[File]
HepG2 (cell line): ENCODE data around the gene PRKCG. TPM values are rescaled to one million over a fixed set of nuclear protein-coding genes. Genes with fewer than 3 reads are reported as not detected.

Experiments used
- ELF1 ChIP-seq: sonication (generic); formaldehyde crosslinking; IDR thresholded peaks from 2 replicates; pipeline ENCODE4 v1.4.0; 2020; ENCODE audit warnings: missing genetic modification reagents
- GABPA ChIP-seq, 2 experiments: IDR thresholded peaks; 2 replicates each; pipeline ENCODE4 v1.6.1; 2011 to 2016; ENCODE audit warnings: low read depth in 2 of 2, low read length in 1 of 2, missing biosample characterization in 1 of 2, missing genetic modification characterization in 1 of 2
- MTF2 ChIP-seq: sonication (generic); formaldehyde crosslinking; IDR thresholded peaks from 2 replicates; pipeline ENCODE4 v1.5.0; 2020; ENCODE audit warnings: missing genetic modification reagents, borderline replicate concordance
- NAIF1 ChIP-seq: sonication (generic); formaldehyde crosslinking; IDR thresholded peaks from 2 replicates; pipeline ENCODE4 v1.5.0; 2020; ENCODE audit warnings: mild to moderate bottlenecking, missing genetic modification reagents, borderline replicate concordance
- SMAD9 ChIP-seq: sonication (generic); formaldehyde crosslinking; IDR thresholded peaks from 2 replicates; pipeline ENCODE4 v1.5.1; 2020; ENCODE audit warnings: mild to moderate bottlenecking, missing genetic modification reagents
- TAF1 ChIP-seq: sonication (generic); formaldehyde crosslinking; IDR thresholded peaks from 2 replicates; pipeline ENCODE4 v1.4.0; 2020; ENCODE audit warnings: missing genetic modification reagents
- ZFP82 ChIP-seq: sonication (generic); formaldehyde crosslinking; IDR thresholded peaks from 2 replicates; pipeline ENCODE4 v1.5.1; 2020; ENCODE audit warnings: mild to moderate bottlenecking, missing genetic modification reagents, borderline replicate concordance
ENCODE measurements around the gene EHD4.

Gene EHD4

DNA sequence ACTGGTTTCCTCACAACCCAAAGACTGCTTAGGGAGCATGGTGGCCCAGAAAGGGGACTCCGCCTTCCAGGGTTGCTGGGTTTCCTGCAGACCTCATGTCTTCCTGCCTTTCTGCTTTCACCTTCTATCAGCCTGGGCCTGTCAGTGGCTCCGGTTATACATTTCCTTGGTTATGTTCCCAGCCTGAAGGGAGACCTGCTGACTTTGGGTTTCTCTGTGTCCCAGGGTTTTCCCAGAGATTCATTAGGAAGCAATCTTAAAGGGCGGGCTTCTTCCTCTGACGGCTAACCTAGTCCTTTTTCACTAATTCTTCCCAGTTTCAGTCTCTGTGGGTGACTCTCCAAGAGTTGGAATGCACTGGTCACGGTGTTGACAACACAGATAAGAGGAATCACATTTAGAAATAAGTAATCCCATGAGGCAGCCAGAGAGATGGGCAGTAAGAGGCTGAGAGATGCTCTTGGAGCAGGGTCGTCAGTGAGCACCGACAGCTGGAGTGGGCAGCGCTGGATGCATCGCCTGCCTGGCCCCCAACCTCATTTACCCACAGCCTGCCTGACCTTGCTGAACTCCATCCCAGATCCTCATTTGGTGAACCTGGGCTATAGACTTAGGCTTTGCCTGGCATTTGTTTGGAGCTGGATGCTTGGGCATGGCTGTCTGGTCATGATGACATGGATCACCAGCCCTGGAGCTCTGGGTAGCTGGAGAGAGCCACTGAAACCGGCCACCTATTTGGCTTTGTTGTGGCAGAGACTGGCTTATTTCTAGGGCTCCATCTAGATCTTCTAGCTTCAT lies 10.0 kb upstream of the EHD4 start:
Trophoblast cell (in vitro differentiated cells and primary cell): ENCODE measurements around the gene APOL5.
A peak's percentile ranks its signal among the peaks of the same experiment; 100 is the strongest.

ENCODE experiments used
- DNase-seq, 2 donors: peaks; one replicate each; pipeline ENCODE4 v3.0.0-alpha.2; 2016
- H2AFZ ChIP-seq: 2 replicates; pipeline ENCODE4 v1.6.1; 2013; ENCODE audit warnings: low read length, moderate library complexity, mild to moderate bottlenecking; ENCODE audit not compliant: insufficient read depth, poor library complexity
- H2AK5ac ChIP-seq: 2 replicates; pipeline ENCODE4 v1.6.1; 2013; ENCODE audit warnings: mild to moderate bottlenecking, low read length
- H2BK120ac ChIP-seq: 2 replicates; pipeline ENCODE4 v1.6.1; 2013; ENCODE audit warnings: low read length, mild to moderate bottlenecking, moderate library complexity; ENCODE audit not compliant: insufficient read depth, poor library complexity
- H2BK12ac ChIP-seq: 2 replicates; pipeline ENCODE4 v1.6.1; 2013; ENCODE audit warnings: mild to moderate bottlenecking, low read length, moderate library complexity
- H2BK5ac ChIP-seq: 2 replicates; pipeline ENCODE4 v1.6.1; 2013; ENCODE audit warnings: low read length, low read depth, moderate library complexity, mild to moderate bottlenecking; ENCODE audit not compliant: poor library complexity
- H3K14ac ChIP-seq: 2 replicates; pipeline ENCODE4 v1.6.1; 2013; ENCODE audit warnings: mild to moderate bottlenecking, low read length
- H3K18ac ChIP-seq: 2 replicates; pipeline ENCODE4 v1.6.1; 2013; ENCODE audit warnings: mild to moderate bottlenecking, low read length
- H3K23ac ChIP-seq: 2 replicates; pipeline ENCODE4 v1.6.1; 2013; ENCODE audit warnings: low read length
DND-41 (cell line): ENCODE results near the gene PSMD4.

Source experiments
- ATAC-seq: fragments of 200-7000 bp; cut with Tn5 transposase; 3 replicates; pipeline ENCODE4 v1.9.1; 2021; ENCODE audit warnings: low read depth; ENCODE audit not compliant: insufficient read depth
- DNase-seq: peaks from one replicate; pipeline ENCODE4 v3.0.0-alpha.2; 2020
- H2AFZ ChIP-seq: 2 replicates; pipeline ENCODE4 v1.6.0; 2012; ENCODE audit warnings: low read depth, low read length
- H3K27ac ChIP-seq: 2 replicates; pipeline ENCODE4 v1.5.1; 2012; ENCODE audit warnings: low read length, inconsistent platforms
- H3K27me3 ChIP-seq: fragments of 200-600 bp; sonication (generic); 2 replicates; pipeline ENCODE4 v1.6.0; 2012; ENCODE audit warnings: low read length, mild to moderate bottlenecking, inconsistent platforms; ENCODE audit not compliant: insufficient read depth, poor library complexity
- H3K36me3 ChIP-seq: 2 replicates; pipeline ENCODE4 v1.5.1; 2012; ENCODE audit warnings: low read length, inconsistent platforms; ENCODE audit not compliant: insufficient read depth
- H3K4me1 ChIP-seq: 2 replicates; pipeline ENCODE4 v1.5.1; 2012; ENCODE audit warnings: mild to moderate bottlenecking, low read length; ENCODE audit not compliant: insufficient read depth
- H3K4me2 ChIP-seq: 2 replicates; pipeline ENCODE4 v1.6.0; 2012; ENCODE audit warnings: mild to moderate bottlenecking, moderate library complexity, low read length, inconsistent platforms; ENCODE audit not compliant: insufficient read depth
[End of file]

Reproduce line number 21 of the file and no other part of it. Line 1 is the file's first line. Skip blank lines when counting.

- H2BK5ac ChIP-seq: 2 replicates; pipeline ENCODE4 v1.6.1; 2013; ENCODE audit warnings: low read length, low read depth, moderate library complexity, mild to moderate bottlenecking; ENCODE audit not compliant: poor library complexity